Thanks to Cesare Marchetti, Perrin Meyer, Chauncey Starr, Nadejda Makarova Victor, Paul Waggoner.

Bibliography
Ausubel, J.H., Decarbonization: The Next 100 Years, 9th Alvin M. Weinberg lecture, Oak Ridge National Laboratory, 5 June 2003
text http://phe.rockefeller.edu/PDF_FILES/oakridge.pdf
slides: http://phe.rockefeller.edu/PDF_FILES/oakridgePPT.pdf
Ausubel, J.H., Chernobyl After Perestroika: Reflections on a Recent Visit, Technology in Society 14:187-198, 1992.

Ausubel, J. H., Energy and Environment: The Light Path, Energy Systems and Policy 15:181-188, 1991.

Bryan, R.H., and I.T. Dudley. Estimated quantities of materials contained in a 1000-MW(e) PWR Power Plant, ORNL-TM-4515, prepared for the U.S. Atomic Energy Commission, Oak Ridge National Laboratory, Oak Ridge TN, 1974.

Electric Power Research Institute (EPRI), High Temperature Gas-Cooled Reactors for the Production of Hydrogen: An Assessment in Support of the Hydrogen Economy (1007802),
EPRI, Palo Alto, CA, 2003.

Freidrich, O., The End of the World: A History, Fromm, 1986, New York.

Gold, T., Power from the Earth: Deep Earth Gas, Energy for the Future, Dent, London, 1987.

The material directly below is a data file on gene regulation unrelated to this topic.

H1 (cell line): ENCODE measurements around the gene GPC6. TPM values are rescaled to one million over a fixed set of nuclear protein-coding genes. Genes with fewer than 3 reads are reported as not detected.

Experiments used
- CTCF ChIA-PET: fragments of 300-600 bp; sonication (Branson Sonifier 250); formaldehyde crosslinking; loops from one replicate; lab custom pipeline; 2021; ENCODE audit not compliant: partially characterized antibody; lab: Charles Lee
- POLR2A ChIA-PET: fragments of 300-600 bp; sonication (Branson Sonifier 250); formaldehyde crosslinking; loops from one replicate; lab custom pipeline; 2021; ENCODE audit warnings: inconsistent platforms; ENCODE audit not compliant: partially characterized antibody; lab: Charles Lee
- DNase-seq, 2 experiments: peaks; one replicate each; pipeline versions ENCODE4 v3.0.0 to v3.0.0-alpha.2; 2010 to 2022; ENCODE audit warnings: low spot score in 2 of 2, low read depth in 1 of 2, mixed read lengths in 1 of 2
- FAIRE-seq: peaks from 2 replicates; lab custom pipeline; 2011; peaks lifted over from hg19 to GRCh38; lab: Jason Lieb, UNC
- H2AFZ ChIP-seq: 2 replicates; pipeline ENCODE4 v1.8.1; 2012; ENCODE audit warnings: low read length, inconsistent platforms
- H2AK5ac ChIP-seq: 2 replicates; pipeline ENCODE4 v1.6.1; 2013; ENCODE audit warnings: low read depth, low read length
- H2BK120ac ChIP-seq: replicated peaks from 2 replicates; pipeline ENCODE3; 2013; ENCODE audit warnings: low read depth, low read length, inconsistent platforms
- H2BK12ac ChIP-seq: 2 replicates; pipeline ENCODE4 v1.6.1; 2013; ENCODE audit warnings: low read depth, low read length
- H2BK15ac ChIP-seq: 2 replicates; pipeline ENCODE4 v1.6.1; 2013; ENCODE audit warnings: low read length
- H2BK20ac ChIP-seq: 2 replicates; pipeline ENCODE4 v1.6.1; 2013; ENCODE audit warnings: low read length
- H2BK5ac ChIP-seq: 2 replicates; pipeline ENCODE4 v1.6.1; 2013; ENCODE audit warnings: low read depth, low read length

Gold, T., The Deep Hot Biosphere, Copernicus Springer, New York, 1999

Grant, P. The Energy Supergrid website,
http://www.w2agz.com/PMG%20SuperGrid%20Home.htm

Hayden, H. C., The Solar Fraud: Why Solar Energy Won't Run the World, Vale Lakes, Pueblo West CO, 2001; see also Hayden's monthly newsletter, The Energy Advocate, POB 7595, Pueblo West CO 81007.

International Atomic Energy Agency, Power Reactor Information System, http://www.iaea.org/programmes/a2/index.html, accessed 20 May 2004.
Marchetti, C. Nuclear Plants and Nuclear Niches, Nuclear Science and Engineering 90:521-526, 1985.
Marchetti, C., How to Solve the CO2 Problem without Tears, International Journal of Hydrogen Energy 14:493-506, 1989. http://www.cesaremarchetti.org/archive/scan/MARCHETTI-013.pdf
Meier, P.J., Life-Cycle Assessment of Electricity Generation Systems and Applications for Climate Change Policy Analysis, UWFDM-1181, Fusion Technology Institute, U of Wisconsin, Madison WI, 2002.

Mining Chemical Association (MCA), Zheleznogorsk (Krasnoyarsk-26), A Production Association of the Ministry of Atomic Energy of the Russian Federation (MINATOM),
http://www.jccem.fsu.edu/Partners/MCA.cfm, accessed 20 May 2004.

Moore, T., Supergrid Sparks Interest, EPRI Journal, November 2002,
http://www.epri.com/journal/details.asp?id=511&doctype=features accessed 21 May 2004.